Table-clearing enforcement rule kicks off at hawker centres, some still flouting rule

SINGAPORE – The first day of tray return enforcement kicked off on Wednesday (Sept 1) with most patrons at some hawker centres here diligently clearing their own trays. However, cleaners said that some patrons still attempted to flout the rules and left used crockery and litter on tables.

When The Straits Times visited Redhill Food Centre on Wednesday morning, the centre’s toilet attendant Mdm Ong Hong Luan, 76, said: “Some (errant patrons) come in very early at 4am to 5am to eat before working, before any of the cleaners come in.

“They left their trays because they thought no one would see and catch them,” said Mdm Ong in Mandarin.

From Wednesday, enforcement will be taken against those who do not comply with advice to clean up after themselves in hawker centres – after a three-month advisory period.

First-time offenders will be given a written warning, while second-time offenders will face a $300 composition fine. Subsequent offenders may face court fines, which can go up to $2,000 for the first conviction.

Enforcement of the rule requiring diners to clear used crockery and table litter at coffee shops and foodcourts has been pushed back to January next year (2022).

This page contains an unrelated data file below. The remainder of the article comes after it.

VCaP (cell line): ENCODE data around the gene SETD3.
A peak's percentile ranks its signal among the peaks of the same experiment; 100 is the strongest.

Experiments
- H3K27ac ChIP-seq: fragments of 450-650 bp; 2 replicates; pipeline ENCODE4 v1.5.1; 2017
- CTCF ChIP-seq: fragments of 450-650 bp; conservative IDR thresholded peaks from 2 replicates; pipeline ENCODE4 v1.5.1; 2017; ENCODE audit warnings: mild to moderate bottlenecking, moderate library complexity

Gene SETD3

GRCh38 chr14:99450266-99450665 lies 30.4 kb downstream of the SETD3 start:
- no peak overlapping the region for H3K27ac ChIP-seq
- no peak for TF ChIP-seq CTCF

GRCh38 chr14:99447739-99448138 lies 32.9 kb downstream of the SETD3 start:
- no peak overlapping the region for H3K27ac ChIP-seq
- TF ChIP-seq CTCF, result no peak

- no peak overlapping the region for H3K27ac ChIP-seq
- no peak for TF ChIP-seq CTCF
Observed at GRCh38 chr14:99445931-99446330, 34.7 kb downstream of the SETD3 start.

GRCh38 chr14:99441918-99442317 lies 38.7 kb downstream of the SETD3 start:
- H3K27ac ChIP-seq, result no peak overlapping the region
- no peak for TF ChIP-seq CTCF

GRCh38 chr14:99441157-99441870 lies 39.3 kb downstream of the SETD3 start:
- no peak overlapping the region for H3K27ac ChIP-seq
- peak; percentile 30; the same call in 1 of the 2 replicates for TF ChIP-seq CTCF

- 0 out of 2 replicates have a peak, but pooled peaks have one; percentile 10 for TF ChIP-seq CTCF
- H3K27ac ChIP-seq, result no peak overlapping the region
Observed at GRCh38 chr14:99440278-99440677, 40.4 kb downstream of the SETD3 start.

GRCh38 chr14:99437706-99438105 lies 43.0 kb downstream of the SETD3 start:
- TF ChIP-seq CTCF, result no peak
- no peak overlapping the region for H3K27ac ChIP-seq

The Straits Times also visited Serangoon Gardens Market and Food Centre, where people could be seen returning their trays to designated tray return stations during breakfast and lunch.

Announcements were regularly broadcast at the hawker centre in English, Mandarin, Malay and Tamil to remind patrons to observe safe distancing and to return their trays after use. National Environment Agency (NEA) officers were also on hand to patrol the market, and remind people to return their trays.

The tray return stations at both hawker centres in Redhill and Serangoon Gardens were cleared frequently by cleaners to ensure ample space. Cleaners were also going around to wipe the tables clean after patrons had left.

Mr Oh Tiong Li, 53, cleaning supervisor at Redhill Food Centre, hoped that NEA enforcement officers would be “empathetic to seniors”, especially those using canes and wheelchairs, and not warn or fine them indiscriminately.

“It’s not easy for them to return trays as they may not be able to move as well or the trays may be heavy for them,” said Mr Oh.

Retiree Wai Fooi, 78, who visits Redhill Food Centre regularly said: “If there is a tray return station nearby I still can return it. I have had surgery on both my knees. Now, my friends and I prefer to get our food in takeaway packets to eat at the hawker centre. It’s easier to throw the packets away as they are lighter and more convenient.”